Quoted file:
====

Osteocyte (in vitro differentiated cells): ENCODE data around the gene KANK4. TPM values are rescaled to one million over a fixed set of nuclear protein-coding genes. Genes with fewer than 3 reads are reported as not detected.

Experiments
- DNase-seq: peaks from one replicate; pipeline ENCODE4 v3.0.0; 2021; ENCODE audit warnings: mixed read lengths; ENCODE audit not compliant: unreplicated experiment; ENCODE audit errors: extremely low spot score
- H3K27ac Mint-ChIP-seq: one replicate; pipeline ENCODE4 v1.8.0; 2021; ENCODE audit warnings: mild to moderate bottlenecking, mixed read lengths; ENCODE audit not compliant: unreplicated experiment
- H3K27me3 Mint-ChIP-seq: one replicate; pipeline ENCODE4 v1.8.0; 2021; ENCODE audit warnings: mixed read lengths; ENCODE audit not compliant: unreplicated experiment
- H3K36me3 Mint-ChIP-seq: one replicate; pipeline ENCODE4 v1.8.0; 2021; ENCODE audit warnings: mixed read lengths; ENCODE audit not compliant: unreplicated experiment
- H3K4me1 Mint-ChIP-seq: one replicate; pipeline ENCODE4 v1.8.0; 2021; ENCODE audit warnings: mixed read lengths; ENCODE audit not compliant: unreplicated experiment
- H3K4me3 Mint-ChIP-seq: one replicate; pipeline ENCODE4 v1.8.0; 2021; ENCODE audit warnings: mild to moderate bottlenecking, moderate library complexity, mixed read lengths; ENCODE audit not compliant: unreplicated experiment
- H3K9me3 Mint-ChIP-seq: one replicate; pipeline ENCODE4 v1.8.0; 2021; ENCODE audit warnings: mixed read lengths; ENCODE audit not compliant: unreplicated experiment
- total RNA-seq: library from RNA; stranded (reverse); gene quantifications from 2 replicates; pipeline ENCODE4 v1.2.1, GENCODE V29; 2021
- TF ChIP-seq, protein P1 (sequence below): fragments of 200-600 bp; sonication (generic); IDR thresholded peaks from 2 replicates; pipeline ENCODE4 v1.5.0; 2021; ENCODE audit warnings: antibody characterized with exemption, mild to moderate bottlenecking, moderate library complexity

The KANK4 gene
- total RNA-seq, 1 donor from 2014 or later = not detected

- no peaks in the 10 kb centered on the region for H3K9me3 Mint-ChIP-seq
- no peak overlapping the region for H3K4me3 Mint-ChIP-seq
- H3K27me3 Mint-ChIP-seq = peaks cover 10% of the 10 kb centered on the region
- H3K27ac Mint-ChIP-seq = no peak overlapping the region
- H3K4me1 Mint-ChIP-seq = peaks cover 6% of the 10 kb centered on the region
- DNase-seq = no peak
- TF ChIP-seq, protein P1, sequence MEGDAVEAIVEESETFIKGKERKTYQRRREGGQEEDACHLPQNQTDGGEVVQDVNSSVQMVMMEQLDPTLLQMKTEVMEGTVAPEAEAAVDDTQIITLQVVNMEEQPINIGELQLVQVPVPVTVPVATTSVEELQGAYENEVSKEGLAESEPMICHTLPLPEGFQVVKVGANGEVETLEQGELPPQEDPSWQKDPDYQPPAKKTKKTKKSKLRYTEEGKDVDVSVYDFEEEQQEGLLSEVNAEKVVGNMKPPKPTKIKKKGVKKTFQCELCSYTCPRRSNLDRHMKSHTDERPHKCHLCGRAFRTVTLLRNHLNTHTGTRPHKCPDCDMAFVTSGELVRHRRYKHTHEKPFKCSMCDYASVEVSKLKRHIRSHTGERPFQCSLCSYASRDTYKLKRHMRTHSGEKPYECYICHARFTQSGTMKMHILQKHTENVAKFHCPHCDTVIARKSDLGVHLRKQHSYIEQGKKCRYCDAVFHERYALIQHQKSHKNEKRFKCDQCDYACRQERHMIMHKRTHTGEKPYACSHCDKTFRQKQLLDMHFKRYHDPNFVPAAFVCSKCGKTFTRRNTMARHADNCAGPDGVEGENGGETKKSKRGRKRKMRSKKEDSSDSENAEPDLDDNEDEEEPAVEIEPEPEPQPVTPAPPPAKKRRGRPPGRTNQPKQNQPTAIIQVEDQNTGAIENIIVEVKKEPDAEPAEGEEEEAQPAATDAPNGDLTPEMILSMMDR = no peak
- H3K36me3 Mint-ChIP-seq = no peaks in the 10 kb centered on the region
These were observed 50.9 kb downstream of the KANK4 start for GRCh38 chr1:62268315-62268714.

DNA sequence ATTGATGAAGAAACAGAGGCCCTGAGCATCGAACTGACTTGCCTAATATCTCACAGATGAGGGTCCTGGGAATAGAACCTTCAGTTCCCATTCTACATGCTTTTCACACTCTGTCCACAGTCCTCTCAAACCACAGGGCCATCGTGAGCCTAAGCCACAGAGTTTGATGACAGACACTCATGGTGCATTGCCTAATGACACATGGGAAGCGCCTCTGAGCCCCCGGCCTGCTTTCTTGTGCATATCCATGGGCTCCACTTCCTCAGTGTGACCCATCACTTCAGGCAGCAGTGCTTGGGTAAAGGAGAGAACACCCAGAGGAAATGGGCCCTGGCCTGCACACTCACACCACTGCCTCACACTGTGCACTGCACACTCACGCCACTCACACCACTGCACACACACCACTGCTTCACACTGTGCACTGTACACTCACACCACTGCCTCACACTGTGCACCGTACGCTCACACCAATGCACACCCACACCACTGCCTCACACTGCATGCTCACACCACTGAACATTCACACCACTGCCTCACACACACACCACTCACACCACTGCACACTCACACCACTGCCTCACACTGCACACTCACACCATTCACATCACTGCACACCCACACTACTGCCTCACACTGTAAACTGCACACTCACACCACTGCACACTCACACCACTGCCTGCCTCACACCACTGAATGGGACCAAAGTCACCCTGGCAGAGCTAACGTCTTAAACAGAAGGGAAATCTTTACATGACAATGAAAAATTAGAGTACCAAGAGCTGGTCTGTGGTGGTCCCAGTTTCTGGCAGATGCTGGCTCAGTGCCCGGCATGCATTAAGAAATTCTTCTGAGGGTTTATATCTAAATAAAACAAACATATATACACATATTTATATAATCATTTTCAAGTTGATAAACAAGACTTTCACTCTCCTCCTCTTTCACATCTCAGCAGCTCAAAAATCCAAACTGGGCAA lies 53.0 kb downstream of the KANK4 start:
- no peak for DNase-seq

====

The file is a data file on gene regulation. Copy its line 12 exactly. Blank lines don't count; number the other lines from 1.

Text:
The KANK4 gene